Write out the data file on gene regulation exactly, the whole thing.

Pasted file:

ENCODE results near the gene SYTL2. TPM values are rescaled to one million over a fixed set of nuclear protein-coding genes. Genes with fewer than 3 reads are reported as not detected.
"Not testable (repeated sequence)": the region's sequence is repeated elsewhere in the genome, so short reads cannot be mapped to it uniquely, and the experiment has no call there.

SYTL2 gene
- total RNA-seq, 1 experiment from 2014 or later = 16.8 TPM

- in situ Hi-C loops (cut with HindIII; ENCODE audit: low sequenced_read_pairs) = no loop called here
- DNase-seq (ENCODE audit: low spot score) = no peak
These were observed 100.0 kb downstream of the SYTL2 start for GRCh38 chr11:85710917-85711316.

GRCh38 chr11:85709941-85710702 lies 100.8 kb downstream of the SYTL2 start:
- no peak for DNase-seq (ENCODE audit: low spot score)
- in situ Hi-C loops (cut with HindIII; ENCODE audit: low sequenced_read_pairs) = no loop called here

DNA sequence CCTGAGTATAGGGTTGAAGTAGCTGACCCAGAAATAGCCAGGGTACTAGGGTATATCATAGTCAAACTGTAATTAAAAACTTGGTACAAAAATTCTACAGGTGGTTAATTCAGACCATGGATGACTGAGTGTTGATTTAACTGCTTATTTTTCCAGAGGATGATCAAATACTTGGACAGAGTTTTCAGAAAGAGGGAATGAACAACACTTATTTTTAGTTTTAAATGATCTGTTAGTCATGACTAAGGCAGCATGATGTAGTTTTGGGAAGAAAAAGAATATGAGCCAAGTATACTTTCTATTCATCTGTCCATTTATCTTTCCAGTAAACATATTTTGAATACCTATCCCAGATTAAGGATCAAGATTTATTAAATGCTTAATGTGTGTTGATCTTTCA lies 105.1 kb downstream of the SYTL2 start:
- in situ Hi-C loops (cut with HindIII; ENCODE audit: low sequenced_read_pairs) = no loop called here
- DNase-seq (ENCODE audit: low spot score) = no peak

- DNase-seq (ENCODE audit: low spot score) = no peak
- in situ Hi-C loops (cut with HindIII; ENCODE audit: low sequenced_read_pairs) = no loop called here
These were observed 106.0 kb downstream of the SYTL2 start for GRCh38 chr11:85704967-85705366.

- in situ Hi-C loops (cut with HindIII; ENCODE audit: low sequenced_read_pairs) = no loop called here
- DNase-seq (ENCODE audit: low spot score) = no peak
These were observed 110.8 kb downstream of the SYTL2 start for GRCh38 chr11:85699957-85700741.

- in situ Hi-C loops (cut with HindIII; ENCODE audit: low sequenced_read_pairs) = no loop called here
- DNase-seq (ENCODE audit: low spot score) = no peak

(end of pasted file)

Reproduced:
ENCODE results near the gene SYTL2. TPM values are rescaled to one million over a fixed set of nuclear protein-coding genes. Genes with fewer than 3 reads are reported as not detected.
"Not testable (repeated sequence)": the region's sequence is repeated elsewhere in the genome, so short reads cannot be mapped to it uniquely, and the experiment has no call there.

SYTL2 gene
- total RNA-seq, 1 experiment from 2014 or later = 16.8 TPM

- in situ Hi-C loops (cut with HindIII; ENCODE audit: low sequenced_read_pairs) = no loop called here
- DNase-seq (ENCODE audit: low spot score) = no peak
These were observed 100.0 kb downstream of the SYTL2 start for GRCh38 chr11:85710917-85711316.

GRCh38 chr11:85709941-85710702 lies 100.8 kb downstream of the SYTL2 start:
- no peak for DNase-seq (ENCODE audit: low spot score)
- in situ Hi-C loops (cut with HindIII; ENCODE audit: low sequenced_read_pairs) = no loop called here

DNA sequence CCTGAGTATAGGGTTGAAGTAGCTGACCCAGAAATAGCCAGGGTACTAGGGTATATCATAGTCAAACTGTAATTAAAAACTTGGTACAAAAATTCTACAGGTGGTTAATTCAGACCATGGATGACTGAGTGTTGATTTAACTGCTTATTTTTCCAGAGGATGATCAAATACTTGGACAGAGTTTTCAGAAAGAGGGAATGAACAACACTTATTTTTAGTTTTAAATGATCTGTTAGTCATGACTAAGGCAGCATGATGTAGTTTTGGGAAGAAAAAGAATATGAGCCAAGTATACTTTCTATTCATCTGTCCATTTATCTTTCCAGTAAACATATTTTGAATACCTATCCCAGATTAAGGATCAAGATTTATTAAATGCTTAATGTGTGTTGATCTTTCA lies 105.1 kb downstream of the SYTL2 start:
- in situ Hi-C loops (cut with HindIII; ENCODE audit: low sequenced_read_pairs) = no loop called here
- DNase-seq (ENCODE audit: low spot score) = no peak

- DNase-seq (ENCODE audit: low spot score) = no peak
- in situ Hi-C loops (cut with HindIII; ENCODE audit: low sequenced_read_pairs) = no loop called here
These were observed 106.0 kb downstream of the SYTL2 start for GRCh38 chr11:85704967-85705366.

- in situ Hi-C loops (cut with HindIII; ENCODE audit: low sequenced_read_pairs) = no loop called here
- DNase-seq (ENCODE audit: low spot score) = no peak
These were observed 110.8 kb downstream of the SYTL2 start for GRCh38 chr11:85699957-85700741.

- in situ Hi-C loops (cut with HindIII; ENCODE audit: low sequenced_read_pairs) = no loop called here
- DNase-seq (ENCODE audit: low spot score) = no peak